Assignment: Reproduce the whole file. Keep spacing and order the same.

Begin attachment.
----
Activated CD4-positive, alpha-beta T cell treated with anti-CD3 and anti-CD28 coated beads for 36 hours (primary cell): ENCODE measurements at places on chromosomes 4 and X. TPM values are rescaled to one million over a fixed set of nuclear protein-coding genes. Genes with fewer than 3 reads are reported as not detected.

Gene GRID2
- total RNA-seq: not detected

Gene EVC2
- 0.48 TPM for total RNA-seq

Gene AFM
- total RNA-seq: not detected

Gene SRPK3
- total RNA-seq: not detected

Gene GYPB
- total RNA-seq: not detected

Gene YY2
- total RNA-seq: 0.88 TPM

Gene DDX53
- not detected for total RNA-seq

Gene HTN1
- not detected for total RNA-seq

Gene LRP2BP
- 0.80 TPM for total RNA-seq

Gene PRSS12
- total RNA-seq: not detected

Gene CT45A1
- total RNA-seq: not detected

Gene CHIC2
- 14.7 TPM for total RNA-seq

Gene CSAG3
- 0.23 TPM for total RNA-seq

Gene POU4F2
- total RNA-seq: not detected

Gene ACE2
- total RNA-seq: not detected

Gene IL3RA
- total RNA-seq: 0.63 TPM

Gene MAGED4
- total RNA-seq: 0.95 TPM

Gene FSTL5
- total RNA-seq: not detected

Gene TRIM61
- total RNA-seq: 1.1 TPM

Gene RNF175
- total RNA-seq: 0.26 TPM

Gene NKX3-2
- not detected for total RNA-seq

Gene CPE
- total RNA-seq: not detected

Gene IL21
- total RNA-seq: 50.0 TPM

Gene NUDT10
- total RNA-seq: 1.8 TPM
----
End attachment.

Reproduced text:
Activated CD4-positive, alpha-beta T cell treated with anti-CD3 and anti-CD28 coated beads for 36 hours (primary cell): ENCODE measurements at places on chromosomes 4 and X. TPM values are rescaled to one million over a fixed set of nuclear protein-coding genes. Genes with fewer than 3 reads are reported as not detected.

Gene GRID2
- total RNA-seq: not detected

Gene EVC2
- 0.48 TPM for total RNA-seq

Gene AFM
- total RNA-seq: not detected

Gene SRPK3
- total RNA-seq: not detected

Gene GYPB
- total RNA-seq: not detected

Gene YY2
- total RNA-seq: 0.88 TPM

Gene DDX53
- not detected for total RNA-seq

Gene HTN1
- not detected for total RNA-seq

Gene LRP2BP
- 0.80 TPM for total RNA-seq

Gene PRSS12
- total RNA-seq: not detected

Gene CT45A1
- total RNA-seq: not detected

Gene CHIC2
- 14.7 TPM for total RNA-seq

Gene CSAG3
- 0.23 TPM for total RNA-seq

Gene POU4F2
- total RNA-seq: not detected

Gene ACE2
- total RNA-seq: not detected

Gene IL3RA
- total RNA-seq: 0.63 TPM

Gene MAGED4
- total RNA-seq: 0.95 TPM

Gene FSTL5
- total RNA-seq: not detected

Gene TRIM61
- total RNA-seq: 1.1 TPM

Gene RNF175
- total RNA-seq: 0.26 TPM

Gene NKX3-2
- not detected for total RNA-seq

Gene CPE
- total RNA-seq: not detected

Gene IL21
- total RNA-seq: 50.0 TPM

Gene NUDT10
- total RNA-seq: 1.8 TPM